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A couple of months ago I had someone tell me that I wasn’t fun unless I had a few drinks in me.
My heart sunk as I made an offhand comment to change the subject and ran to the bathroom to take some deep breaths.
A few weeks ago my mentor asked what I like to do on the weekends. I said that I liked to use that time to read, write, sleep in, and tackle everything I didn’t have time to do during the busy week.
“I love going out and having a good time,” I told her. “But I’d much rather stay at home with a glass of wine and the company of some close friends rather than pound shots at a nightclub on a Saturday night, and I feel like that makes me boring.”
“No”, she said. “That makes you classy.”
I’m sure she didn’t realize that her comment made my eyes fill with happy tears, which I quickly choked back to let her know how much that meant to me.
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I’ll never forget the first time I blacked out from drinking.
It was at my first real high school party, and I had no idea what my tolerance level was or which liquors to avoid. A friend of mine at the time had suggested that, rather than play beer pong, we play vodka pong instead. I didn’t want to seem lame, so obviously I accepted the challenge.
I suppose you can imagine how the rest of the evening panned out.
Not only had I woken up the following morning with 20 missed calls from my mom and a terrible hangover…but I learned that the older guy I had a crush on had kissed me (to which I, of course, had no recollection), I had gotten sick in a parking lot in front of all my friends, and that people were carrying me around like a doll the whole night.
…Everyone thought it was hilarious. But you know what? It sure as hell wasn’t hilarious to me.
The following Monday at school felt like the most mortifying moment of my life. I wanted to crawl into a hole and disappear when I walked into the common area before class and every pair of eyes locked on mine. Word travels fast in a small town, I suppose.
And then everyone started coming up, high fiving me, and telling me how hilarious and “messed up” I was. Wow, I thought. This is great! They think I’m so funny and cool!
And thus the cycle began…
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When I was a teenager, I thought that the only way to fit in and be accepted was to be a “party girl.” Some people who read this are absolutely going to laugh out loud at that statement, because I was also definitely a straight A, rule following, parent’s dream…but I also drank nearly every weekend of my high school life, went to parties where I got way too out of control, and truly believed that all of this was making me a really awesome, carefree, cool person.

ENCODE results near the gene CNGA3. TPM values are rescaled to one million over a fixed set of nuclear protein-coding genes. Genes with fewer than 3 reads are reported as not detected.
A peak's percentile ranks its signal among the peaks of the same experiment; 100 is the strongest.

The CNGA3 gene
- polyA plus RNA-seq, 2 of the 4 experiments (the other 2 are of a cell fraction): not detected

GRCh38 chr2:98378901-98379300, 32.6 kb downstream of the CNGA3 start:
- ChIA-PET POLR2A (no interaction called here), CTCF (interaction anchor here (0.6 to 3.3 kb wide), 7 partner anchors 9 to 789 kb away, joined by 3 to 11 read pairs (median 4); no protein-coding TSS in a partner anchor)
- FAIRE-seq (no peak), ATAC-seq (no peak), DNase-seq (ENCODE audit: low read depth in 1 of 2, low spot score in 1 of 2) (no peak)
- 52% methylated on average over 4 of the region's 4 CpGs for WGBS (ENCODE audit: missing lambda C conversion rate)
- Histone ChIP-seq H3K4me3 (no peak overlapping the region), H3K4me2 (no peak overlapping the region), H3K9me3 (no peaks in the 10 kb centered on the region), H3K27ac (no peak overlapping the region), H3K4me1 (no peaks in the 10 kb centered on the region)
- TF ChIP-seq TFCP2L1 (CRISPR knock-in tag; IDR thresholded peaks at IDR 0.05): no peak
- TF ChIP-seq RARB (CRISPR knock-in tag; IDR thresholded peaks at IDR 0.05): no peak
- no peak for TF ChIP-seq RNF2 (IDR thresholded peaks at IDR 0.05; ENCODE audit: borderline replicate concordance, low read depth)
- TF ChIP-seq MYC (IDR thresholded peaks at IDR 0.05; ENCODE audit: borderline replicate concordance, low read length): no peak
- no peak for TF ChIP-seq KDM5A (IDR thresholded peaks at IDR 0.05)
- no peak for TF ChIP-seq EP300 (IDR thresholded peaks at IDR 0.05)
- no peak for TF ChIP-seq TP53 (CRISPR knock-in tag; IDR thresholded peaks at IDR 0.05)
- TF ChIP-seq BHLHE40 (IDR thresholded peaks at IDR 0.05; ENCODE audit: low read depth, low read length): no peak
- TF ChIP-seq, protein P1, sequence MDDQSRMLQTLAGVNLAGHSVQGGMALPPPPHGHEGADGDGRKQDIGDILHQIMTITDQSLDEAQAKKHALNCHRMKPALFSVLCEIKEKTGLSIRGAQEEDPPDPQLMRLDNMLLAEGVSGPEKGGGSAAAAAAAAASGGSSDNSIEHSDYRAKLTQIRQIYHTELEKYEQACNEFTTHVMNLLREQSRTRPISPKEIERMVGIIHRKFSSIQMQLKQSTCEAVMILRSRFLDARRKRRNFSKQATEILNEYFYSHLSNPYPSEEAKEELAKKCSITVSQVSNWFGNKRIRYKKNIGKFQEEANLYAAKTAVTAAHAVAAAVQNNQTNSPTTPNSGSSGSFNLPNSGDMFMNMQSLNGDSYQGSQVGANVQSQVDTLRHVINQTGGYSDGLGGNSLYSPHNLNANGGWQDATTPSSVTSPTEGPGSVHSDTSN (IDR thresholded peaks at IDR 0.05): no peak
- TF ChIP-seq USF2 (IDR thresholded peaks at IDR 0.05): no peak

That mindset stayed with me during my first couple years of college as well.
Party girls, to me, always seemed so carefree and badass. They didn’t care what anyone thought. They were independent, fierce, and spoke their mind. I wanted to be like that, too.
It wasn’t until I was stuck with my head in a toilet for the fifth weekend in a row my sophomore year of college that I realized I had gotten way out of hand and needed a major life change.
And once I (slowly but surely) got my shit together, changed my habits, and started caring about everything I put in my body…I couldn’t believe how amazing I felt! I had so much more energy, time to do the activities I loved, and I started attracting people into my life who were much more caring and considerate - people who I admired and genuinely looked up to. My anxiety began to subside, my skin glowed, and I felt like a whole new person. A really independent, badass, fierce person who could conquer anything she set her mind to. And you know what? I still feel that way.
I’ve been called lame on more than one occasion since changing my ways. During my junior and senior year of college, I could probably count the number of times I was heavily intoxicated on one hand. I went to bed early, took my internships and classwork seriously, and wanted nothing more than to have a game night with friends instead of hit the bars on Friday night.
Today, I love going dancing with my girlfriends, chatting over a cocktail or two, and letting loose every now and then…but the majority of my time is spent working to better myself and spending time with those who share similar values.
Alcohol does not dictate whether or not I am a fun, cool, carefree person.
I simply am :) And so are you.
So, if anyone ever makes the comment that “You’re not fun unless you drink”…go somewhere quiet, take a few deep breaths, and remember how good you feel both physically and mentally from the choices you've made.
Then step back out into the world, grab the cocktail you’ve been nursing all night, and smile.
Tori Talks was created to inspire people to become the most authentic and empowered versions of themselves - a space where personal experiences, tips, and tidbits guide others to live strong, grounded, and powerful lives.